Hydrogen fuel cell kits are devices that generate electricity by splitting hydrogen into positively and negatively charged particles to power a circuit. This process creates by-products of water and heat, making it environmentally friendly.
Applying electricity to separate water into hydrogen and oxygen is a process known as electrolysis. A hydrogen fuel cell does the opposite and generates electricity by combining hydrogen and oxygen. Before the hydrogen and oxygen are combined, the fuel cell splits the hydrogen atoms into electrons and protons. Inside the fuel cell is a polymer film that lets positively charged protons through while blocking the negatively charged electrons. The positive side of the cell attracts the electrons, but they are blocked by the film and redirected through a circuit, creating current and generating electricity.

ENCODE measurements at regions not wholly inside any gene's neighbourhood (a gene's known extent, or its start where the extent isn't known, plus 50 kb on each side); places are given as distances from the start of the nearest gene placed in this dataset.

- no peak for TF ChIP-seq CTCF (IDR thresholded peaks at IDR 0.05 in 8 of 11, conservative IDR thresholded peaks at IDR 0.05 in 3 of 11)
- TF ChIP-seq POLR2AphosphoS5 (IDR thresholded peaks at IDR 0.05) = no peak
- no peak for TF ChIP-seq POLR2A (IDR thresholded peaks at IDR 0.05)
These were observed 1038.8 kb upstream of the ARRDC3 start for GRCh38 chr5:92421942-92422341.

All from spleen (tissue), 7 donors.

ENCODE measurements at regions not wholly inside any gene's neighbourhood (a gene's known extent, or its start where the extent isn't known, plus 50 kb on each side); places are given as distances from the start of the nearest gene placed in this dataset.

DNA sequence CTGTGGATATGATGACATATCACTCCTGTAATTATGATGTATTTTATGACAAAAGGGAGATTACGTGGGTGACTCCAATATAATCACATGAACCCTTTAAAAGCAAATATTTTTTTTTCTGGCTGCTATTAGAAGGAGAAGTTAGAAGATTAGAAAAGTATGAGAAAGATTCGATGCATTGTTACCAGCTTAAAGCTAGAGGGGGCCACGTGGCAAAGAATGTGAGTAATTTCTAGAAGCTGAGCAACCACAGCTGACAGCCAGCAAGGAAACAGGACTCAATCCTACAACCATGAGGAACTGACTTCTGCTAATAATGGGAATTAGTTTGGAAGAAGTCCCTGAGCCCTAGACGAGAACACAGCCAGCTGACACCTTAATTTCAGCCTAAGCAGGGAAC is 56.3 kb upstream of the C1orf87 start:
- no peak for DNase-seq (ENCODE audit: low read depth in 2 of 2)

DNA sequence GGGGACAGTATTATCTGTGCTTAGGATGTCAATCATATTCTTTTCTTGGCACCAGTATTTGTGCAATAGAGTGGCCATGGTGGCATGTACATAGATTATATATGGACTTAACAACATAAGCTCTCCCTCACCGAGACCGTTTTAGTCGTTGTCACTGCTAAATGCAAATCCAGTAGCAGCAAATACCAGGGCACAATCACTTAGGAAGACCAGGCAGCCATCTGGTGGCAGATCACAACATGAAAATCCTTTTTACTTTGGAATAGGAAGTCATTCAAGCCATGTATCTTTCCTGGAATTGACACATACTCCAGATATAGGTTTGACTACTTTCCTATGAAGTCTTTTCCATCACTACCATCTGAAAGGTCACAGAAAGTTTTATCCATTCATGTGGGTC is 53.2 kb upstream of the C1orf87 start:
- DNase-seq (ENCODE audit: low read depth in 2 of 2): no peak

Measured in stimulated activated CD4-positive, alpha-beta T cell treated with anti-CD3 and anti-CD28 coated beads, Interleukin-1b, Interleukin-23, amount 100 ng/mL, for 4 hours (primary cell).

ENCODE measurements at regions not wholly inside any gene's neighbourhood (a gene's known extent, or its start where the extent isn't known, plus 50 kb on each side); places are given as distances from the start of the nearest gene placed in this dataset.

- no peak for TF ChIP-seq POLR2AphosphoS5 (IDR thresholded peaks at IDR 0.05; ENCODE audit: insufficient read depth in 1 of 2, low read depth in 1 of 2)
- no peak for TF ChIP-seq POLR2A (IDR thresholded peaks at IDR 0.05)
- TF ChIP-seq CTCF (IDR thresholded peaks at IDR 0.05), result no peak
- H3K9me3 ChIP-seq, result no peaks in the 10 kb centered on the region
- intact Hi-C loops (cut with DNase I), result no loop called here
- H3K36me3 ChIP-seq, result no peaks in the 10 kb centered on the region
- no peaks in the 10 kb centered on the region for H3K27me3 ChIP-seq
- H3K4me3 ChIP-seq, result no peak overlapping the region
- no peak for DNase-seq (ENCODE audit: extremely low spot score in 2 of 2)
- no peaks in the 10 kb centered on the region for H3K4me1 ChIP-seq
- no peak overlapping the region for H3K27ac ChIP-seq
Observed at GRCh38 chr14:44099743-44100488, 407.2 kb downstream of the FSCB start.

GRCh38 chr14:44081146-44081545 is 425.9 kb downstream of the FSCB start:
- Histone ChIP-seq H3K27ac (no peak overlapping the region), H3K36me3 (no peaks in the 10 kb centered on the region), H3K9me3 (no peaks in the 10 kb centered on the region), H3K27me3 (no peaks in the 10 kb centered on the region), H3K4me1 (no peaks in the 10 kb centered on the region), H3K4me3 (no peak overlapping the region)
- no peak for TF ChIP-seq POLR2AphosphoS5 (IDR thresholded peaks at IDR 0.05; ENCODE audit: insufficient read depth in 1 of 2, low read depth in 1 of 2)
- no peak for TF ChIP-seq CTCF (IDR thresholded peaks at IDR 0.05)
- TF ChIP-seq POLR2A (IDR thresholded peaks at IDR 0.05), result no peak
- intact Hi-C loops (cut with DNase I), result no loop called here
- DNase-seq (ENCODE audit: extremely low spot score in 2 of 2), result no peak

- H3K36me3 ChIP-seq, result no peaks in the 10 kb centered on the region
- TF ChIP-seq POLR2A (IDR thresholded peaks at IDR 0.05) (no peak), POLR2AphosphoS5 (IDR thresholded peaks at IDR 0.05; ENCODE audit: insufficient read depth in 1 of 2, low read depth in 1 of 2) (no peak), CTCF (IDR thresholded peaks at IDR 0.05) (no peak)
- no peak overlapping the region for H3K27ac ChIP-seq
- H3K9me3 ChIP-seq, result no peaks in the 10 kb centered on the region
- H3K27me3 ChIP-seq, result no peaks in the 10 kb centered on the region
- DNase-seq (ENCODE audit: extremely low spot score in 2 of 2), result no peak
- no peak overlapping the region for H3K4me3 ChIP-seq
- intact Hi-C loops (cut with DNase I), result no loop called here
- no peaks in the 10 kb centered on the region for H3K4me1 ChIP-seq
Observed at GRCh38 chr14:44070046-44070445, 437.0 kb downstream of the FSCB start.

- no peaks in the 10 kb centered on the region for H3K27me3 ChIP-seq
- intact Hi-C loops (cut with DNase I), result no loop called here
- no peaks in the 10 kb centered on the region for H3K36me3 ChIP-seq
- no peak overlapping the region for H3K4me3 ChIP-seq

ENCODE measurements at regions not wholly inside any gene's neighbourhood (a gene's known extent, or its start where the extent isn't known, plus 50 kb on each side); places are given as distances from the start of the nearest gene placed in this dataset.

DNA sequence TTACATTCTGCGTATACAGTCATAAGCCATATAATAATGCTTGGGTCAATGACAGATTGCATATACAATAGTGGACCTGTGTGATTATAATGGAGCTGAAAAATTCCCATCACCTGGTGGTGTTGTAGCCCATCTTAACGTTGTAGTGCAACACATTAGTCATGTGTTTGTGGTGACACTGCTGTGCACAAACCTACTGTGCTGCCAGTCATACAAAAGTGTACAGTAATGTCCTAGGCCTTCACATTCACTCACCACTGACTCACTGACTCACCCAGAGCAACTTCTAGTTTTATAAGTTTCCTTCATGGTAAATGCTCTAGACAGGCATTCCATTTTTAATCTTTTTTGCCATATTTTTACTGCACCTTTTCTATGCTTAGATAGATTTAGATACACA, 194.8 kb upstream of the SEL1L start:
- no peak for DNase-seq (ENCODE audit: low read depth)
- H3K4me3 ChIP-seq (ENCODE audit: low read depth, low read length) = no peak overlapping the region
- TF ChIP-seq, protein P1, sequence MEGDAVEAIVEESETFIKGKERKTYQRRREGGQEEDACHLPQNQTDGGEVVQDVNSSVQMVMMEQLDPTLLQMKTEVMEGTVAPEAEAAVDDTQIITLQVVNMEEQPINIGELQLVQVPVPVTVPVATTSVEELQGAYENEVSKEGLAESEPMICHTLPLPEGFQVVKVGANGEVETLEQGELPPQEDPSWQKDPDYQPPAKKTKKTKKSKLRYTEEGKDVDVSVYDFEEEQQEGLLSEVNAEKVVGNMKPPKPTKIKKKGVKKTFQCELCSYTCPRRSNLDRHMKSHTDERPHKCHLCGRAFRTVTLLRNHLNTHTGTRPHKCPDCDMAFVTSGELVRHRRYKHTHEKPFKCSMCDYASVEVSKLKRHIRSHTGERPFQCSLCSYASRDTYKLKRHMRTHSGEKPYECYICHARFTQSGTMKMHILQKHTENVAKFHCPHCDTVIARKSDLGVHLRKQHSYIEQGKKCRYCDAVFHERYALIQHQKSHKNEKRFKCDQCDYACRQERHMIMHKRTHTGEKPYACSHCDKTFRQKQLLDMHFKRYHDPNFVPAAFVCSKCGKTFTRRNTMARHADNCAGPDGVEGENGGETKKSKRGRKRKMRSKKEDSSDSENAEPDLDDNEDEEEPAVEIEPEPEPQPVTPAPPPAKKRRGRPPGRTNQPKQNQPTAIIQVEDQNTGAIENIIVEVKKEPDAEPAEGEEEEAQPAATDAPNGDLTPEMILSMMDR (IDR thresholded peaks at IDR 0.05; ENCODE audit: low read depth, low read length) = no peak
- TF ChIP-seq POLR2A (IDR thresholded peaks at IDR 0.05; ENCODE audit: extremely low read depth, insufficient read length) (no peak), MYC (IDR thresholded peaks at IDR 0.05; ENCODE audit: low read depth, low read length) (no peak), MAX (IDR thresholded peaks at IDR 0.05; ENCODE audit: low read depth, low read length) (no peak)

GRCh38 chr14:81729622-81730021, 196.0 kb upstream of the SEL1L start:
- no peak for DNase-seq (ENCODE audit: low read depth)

On their way through the circuit, the electrons reform with the protons, and the resulting hydrogen gas then combines with oxygen, creating water. As of 2015, hydrogen fuel cell kits are limited to concept cars or smaller kits used in radio-controlled vehicles and science experiments due to the cost of running a hydrogen fuel cell compared to a conventional engine. The energy produced by the hydrogen fuel cell is often less than the energy required to run it, although some kits use solar power to do the initial electrolysis to provide the source of hydrogen.